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By Alan E. Young

The current boom in mobile technology innovations are once again transforming the travel and hospitality landscape. Hyperlocal data and information can be incredibly useful for digital engagement in today's mobile world. The capability to deliver useful, proactive content to travelers can enrich the guest experience and ultimately heighten the visibility and relevance of the hotel. According to a recent study by Eleven Wireless, 81% of travelers are interested in some form of mobile content, 74% of guests say they would access hotel content on a mobile device and 95% of guests bring mobile phones on an average trip.

Hyperlocal, as it is termed in tech circles, enables hotels to use a smartphone's GPS data to geographically target their guests for the purpose of delivering relevant content. This content can include nearby restaurants, museums, shopping and gyms. Practically anything that a person would find of interest can be provided to them by the use of aggregating hyper-local information.

One company that is taking the delivery of hyperlocal data to the next level is Bangalore-based FindmyCarrots.

FindmyCarrots creates hyperlocal information from the unstructured data using technology as the underpinning:

  • They crawl the Internet, often blog sites and CVBs for the towns/cities that are focused upon.

  • They extract points of interest (POIs) and dive deeper to understand what people have to say about these POIs.
  • They then associate the mood that people express with the attributes of the POIs and make all of these searchable.
  • They finally make all these POIs searchable by distance from the places of tourist interest.

Use cases that explain the delivery of the technology are relatively simple, however the impact related to the service guests receive from the hotel is rather impressive.

For example:

  • A couple has checked into a hotel and is craving Mexican cuisine, with live music as it is a Friday night, and that is close to his place of stay. Hyperlocal can provide such useful information/suggestion.

  • A traveler is in Austin, Texas and wants to go shopping but has already explored 6th Street. Hyperlocal comes in handy here, too. Being able to offer relevant items of interest to that traveler will enhance their overall trip, especially if it is delivered to the guest by a branded hotel mobile site.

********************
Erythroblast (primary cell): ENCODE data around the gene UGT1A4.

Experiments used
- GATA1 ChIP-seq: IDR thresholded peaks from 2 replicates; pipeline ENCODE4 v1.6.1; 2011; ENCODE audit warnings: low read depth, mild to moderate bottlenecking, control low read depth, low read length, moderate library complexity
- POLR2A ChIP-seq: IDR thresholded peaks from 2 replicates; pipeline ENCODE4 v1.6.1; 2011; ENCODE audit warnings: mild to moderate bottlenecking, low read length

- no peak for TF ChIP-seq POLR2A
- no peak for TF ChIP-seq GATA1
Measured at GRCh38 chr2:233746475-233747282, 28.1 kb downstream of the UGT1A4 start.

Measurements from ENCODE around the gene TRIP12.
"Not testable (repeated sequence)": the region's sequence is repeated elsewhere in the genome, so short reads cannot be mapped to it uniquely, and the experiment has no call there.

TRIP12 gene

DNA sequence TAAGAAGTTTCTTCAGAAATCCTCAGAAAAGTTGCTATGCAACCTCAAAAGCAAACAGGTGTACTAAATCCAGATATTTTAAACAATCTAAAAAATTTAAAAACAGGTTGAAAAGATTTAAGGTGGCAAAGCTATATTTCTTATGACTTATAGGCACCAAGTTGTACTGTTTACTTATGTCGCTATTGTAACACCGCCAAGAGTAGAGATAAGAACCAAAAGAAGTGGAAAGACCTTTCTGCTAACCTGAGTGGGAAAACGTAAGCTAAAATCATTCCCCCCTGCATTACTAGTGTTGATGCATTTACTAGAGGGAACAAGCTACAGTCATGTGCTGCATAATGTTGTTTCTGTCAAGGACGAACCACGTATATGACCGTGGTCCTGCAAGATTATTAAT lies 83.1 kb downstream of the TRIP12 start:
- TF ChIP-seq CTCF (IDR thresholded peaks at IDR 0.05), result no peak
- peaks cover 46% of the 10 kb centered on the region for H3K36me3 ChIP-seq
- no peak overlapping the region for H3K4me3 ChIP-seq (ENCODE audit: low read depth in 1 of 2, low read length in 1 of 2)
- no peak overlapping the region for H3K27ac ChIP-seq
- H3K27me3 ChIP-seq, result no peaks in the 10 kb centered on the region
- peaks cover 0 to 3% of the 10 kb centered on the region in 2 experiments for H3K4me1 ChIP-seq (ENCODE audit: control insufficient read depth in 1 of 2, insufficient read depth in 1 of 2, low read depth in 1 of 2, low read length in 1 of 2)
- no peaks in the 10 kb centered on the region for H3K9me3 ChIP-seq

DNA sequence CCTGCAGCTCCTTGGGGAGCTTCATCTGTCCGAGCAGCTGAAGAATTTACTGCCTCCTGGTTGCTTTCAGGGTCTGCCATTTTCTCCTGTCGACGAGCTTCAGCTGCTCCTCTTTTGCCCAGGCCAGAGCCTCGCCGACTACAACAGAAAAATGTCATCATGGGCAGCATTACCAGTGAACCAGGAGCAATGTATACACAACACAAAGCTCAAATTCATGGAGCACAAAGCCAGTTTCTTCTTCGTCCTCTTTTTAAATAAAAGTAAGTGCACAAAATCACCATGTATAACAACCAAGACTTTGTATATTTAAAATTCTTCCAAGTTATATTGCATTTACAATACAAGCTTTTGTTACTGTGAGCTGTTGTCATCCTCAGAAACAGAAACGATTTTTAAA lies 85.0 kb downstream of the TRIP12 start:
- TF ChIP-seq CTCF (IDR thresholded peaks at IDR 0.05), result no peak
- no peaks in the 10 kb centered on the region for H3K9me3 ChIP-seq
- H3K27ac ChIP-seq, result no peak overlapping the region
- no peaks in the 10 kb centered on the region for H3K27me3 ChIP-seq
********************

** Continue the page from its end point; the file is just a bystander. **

Another way that hyperlocal information can be valuable is guided tours for hotel guests. The kicker is the fact that the guest is using their smartphone and its GPS capabilities as the guiding element of the tour. No longer do people have to walk around in packs to enjoy a great excursion. Now they can take their time and personalize the experience of discovering the sights and sounds near their hotel.

GuestU, a London-based company, has developed a GPS guided tour solution that will revitalize and enhance guest service from the hotels perspective. Once again, a white-labeled app is used to deliver a myriad of guided tours options to hotel guests. 

GuestU also has an events capability.  Guests use the app to explore the area around their hotel to find recommendations on things to do. If guests are looking, for instance, for events to attend after dinner, the events feature displays several options for them to relax and have fun.

I attended HITEC a few weeks ago, and the floor was awash in companies delivering "Guest Engagement or Experience Management Solutions".  The one thing that I found most interesting was that each company had virtually the same vision - whether it be using SMS to communicate, letting guest bypass front desks by checking in online and obviously, the capability to offer incentives to upgrade. To me, this is better defined as guest communication, not engagement. 

Starting my career out with a luxury hotel brand that prided itself on high touch service, I believe that technology companies need to be an extension of service delivery. To truly enhance someone's stay, you must make a connection that is memorable, not just easier.

The benefits of hyperlocal data in concert with personal on-property service can create a strong, long lasting bond between the guest and hotel - and in the hospitality industry that is the definitive goal. 

About Alan E. Young

Alan E. Young is the President of Puzzle Partner Ltd. and Co-founder of Next Big Thing Travel & Hospitality ( Previously, Alan has held executive level positions with startup companies such as Newtrade Technologies, (acquired by Expedia), Hotel Booking Solutions (acquired by IBS Software) and TrustYou. Alan is past Chair of The Board of Directors of The OpenTravel Alliance, and been very involved with other industry associations most notably AHLA, HEDNA and HTNG. With over two decades of experience in the travel and hospitality technology world, Alan specializes in helping innovative companies achieve winning performance and dramatic growth.

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